|Full name||Saleem Malik|
16 April 1963 |
|Bowling style||Right arm off break / slow-medium|
|Test debut (cap 90)||5 March 1982 v Sri Lanka|
|Last Test||20 February 1999 v India|
|ODI debut (cap 38)||12 January 1982 v West Indies|
|Last ODI||8 June 1999 v India|
|ODI shirt no.||3|
|Domestic team information|
|1982–2000||Habib Bank Limited|
|5 wickets in innings||0||1||4||1|
|10 wickets in match||–||n/a||0||n/a|
|Source: Cricinfo, 8 February 2010|
Saleem Malik (Urdu: سلیم ملک) (born April 16, 1963) (also known as Salim Malik) is a former Pakistani cricketer who played between 1981/82 and 1999, at one stage captaining the Pakistani cricket team. He was a right-handed wristy middle order batsman who was strong square of the wicket. His legbreak bowling was also quite effective. Despite playing over 100 Tests he would go down in cricket history as the first of a number of international cricketers to be banned for match fixing around the turn of the 21st century. Saleem is the brother-in-law of former teammate Ijaz Ahmed.
Malik played his first Test match in March 1982, against Sri Lanka at Karachi. After making 12 in his first innings he made an unbeaten 100 in the second to set up a declaration. Aged 18 years and 323 days he was at the time the second youngest player to make a century on Test debut.
During the tour of England in 1987, Malik fell for 99 at Headingley and made 102 at The Oval. He would become familiar with English conditions, playing for Essex for a couple of years during the early 1990s. He had a good season in 1991, scoring 1972 runs, the 3rd most by a non English player for Essex. In Test cricket he performed better against England than any other of his opponents, appearing 19 times and making 1396 runs at 60.70.
One of his notable performances in One Day International cricket was an innings that he played against India in 1987. Chasing 238 in 40 overs, Pakistan were reduced to 5/161 when Saleem arrived at the crease. He scored 72 out of the remaining 77 runs required, making them from just 36 deliveries. He finished unbeaten and Pakistan won by 2 wickets with 3 balls still to spare in the match.
He captained Pakistan in 12 Tests, winning 7. In ODI cricket he led his country 34 times and won 21 of them.
Malik captained Pakistan in tours of South Africa and Zimbabwe before being suspended from cricket having been accused of bribery. He was however found innocent and allowed to continue his career. Malik played his last Test match in January 1999 but ended his cricket career in disgrace, having been banned from associating himself with the game in any capacity by Justice Qayyam's enquiry in May 2000. He became the first ever cricketer to be banned for match fixing and his appeals of innocence have not borne fruit since, remaining an outcast in the cricketing world.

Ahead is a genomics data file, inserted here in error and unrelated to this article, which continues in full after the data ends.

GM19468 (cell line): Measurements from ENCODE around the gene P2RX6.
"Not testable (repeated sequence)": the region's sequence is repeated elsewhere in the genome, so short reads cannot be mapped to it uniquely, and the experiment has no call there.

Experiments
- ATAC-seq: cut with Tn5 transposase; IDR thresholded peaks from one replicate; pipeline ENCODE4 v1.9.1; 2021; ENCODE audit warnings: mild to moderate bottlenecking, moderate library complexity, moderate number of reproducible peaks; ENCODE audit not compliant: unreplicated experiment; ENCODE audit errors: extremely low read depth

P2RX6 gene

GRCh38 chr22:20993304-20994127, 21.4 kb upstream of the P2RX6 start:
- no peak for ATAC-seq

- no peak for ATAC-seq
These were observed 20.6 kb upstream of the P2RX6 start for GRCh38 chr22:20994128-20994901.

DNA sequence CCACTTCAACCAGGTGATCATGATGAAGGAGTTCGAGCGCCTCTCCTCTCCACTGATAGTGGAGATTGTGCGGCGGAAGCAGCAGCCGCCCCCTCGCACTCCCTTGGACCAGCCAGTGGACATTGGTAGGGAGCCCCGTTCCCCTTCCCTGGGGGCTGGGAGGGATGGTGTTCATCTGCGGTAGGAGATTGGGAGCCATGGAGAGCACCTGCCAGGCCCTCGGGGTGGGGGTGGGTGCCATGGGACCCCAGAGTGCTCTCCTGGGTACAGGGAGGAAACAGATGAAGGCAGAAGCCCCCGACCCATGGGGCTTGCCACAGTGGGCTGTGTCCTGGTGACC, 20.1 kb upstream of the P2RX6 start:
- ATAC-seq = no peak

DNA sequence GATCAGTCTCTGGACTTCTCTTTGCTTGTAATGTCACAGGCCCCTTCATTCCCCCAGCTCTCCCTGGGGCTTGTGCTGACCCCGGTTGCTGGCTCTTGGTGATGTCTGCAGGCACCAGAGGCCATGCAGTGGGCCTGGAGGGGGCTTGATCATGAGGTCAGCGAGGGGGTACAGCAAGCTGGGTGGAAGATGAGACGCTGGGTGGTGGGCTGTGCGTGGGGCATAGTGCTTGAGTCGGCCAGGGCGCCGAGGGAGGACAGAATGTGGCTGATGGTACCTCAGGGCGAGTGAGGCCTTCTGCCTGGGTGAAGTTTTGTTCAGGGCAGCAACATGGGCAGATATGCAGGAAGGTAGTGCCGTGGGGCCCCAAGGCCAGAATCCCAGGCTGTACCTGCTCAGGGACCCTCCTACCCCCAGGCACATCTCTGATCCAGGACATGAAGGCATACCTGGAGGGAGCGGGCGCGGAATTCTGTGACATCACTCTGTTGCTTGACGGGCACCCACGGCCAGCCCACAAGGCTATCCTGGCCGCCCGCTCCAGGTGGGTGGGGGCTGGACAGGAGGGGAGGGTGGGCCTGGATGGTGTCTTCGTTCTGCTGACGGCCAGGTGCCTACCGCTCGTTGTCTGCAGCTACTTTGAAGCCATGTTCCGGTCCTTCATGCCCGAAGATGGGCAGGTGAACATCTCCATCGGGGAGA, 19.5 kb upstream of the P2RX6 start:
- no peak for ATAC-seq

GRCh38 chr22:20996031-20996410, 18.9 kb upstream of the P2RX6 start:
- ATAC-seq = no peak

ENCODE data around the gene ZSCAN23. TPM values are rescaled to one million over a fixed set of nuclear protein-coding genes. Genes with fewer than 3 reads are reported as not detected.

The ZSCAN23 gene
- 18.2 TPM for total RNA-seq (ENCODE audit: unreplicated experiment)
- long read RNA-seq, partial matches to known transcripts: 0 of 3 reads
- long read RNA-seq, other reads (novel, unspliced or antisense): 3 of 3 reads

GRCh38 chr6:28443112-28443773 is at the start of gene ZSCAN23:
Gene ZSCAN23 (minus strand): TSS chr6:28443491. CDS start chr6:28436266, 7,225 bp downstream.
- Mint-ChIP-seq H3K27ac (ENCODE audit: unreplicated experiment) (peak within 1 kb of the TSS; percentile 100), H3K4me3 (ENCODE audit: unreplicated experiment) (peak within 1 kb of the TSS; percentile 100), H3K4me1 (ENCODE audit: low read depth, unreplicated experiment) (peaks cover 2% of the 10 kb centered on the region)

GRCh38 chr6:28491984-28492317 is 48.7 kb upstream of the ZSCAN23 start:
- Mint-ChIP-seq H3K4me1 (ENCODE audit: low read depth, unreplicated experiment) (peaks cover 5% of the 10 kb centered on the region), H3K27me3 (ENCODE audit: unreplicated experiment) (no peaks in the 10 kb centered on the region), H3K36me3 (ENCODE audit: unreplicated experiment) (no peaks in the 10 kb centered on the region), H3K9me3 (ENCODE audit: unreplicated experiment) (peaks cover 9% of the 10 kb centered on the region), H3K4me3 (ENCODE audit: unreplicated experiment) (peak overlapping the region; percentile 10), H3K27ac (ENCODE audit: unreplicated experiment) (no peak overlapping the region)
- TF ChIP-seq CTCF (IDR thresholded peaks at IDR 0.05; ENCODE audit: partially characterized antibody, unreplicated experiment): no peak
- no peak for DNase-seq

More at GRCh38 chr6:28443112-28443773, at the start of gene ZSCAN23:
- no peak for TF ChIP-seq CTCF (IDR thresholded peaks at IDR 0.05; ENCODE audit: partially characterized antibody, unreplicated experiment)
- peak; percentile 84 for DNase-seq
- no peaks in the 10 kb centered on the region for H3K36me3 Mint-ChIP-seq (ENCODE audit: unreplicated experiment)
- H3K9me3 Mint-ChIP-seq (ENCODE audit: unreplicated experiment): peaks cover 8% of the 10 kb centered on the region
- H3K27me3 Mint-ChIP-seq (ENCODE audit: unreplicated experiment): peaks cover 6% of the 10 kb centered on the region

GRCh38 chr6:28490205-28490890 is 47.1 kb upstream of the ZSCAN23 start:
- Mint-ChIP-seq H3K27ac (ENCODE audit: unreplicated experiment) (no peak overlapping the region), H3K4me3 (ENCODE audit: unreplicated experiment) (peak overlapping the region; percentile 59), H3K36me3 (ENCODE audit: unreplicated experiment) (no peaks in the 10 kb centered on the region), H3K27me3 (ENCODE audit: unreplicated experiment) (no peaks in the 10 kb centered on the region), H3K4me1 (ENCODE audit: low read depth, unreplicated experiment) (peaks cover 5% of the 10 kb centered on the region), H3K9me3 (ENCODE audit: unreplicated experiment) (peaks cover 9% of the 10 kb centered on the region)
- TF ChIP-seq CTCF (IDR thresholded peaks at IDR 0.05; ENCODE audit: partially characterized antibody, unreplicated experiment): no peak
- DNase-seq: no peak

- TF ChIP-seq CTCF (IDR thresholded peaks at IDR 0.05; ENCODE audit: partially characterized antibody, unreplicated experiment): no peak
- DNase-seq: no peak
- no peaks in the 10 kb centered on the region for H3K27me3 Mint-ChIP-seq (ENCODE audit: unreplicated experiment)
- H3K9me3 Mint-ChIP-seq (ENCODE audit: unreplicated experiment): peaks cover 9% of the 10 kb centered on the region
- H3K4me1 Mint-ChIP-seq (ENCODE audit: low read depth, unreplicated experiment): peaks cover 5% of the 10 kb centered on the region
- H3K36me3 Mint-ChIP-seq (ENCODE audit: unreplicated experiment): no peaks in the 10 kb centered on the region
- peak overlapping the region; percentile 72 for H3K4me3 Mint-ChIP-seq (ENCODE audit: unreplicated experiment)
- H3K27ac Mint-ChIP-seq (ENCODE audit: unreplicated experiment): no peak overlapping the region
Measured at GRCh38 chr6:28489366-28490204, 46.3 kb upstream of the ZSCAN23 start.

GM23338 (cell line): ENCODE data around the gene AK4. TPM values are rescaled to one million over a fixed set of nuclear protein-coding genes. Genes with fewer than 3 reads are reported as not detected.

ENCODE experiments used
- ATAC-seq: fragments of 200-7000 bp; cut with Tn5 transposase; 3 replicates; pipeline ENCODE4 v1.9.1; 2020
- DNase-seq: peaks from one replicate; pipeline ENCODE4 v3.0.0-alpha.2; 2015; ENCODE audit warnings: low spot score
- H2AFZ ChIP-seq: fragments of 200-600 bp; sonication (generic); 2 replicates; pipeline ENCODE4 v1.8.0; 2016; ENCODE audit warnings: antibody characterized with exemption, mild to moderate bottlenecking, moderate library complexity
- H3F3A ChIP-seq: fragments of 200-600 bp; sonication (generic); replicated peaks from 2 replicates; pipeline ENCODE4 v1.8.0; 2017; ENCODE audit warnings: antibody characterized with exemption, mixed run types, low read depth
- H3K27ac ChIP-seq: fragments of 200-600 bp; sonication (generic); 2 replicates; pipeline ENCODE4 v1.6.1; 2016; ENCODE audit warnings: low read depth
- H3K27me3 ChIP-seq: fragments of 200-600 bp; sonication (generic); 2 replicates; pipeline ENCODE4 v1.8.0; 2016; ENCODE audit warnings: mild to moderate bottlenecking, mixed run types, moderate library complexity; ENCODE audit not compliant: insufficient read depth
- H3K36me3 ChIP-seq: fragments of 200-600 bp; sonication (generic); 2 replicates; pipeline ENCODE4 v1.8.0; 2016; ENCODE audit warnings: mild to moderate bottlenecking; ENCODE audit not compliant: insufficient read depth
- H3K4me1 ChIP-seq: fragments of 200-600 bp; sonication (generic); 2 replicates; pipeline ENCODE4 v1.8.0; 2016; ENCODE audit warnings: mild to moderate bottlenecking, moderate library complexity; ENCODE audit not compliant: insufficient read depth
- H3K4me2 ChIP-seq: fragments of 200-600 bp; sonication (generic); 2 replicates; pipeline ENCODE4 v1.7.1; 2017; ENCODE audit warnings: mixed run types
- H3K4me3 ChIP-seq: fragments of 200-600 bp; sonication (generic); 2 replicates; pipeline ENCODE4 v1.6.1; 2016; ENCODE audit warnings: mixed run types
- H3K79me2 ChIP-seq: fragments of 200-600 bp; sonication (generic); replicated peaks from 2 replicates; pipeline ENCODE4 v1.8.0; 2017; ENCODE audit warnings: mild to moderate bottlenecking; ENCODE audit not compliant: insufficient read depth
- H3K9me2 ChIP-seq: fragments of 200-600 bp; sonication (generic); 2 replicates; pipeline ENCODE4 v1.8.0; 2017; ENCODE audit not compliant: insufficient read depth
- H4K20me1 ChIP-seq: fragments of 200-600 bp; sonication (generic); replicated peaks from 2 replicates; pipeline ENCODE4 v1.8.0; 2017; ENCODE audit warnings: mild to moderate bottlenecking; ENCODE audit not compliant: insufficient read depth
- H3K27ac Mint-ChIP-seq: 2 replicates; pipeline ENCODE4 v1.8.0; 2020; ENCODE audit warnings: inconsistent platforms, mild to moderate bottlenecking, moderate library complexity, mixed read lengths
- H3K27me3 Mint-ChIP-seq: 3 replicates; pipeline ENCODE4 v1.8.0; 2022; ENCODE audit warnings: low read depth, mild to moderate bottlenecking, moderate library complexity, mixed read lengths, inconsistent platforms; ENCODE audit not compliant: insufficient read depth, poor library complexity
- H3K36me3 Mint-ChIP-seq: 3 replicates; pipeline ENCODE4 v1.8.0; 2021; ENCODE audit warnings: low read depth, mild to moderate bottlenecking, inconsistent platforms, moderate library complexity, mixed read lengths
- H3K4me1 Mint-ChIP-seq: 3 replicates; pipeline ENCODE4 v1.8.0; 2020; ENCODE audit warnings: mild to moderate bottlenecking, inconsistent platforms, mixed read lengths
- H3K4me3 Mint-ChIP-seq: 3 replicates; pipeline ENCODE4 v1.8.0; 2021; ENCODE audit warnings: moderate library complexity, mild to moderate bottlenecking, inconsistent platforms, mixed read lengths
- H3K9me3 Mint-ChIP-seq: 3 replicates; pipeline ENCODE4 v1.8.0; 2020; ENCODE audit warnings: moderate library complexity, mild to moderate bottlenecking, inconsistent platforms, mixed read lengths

A local court of Lahore, has lifted the life ban imposed by Pakistan Cricket Board on October 23, 2008. Civil judge Malik Mohammad Altaf ruled in favor of Malik and quashed the ban imposed for alleged match fixing.
He claimed to have accepted an offer by the PCB to work as the Chief Coach for country's National Cricket Academy on 3 November 2008 just days after the ban was lifted, however, the PCB denied making any such offer.
|Pakistan Cricket Captain
Dictionary and translator for handheld
New : sensagent is now available on your handheld
A windows (pop-into) of information (full-content of Sensagent) triggered by double-clicking any word on your webpage. Give contextual explanation and translation from your sites !
With a SensagentBox, visitors to your site can access reliable information on over 5 million pages provided by Sensagent.com. Choose the design that fits your site.
Improve your site content
Add new content to your site from Sensagent by XML.
Crawl products or adds
Get XML access to reach the best products.
Index images and define metadata
Get XML access to fix the meaning of your metadata.
Please, email us to describe your idea.
Lettris is a curious tetris-clone game where all the bricks have the same square shape but different content. Each square carries a letter. To make squares disappear and save space for other squares you have to assemble English words (left, right, up, down) from the falling squares.
Boggle gives you 3 minutes to find as many words (3 letters or more) as you can in a grid of 16 letters. You can also try the grid of 16 letters. Letters must be adjacent and longer words score better. See if you can get into the grid Hall of Fame !
Change the target language to find translations.
Tips: browse the semantic fields (see From ideas to words) in two languages to learn more.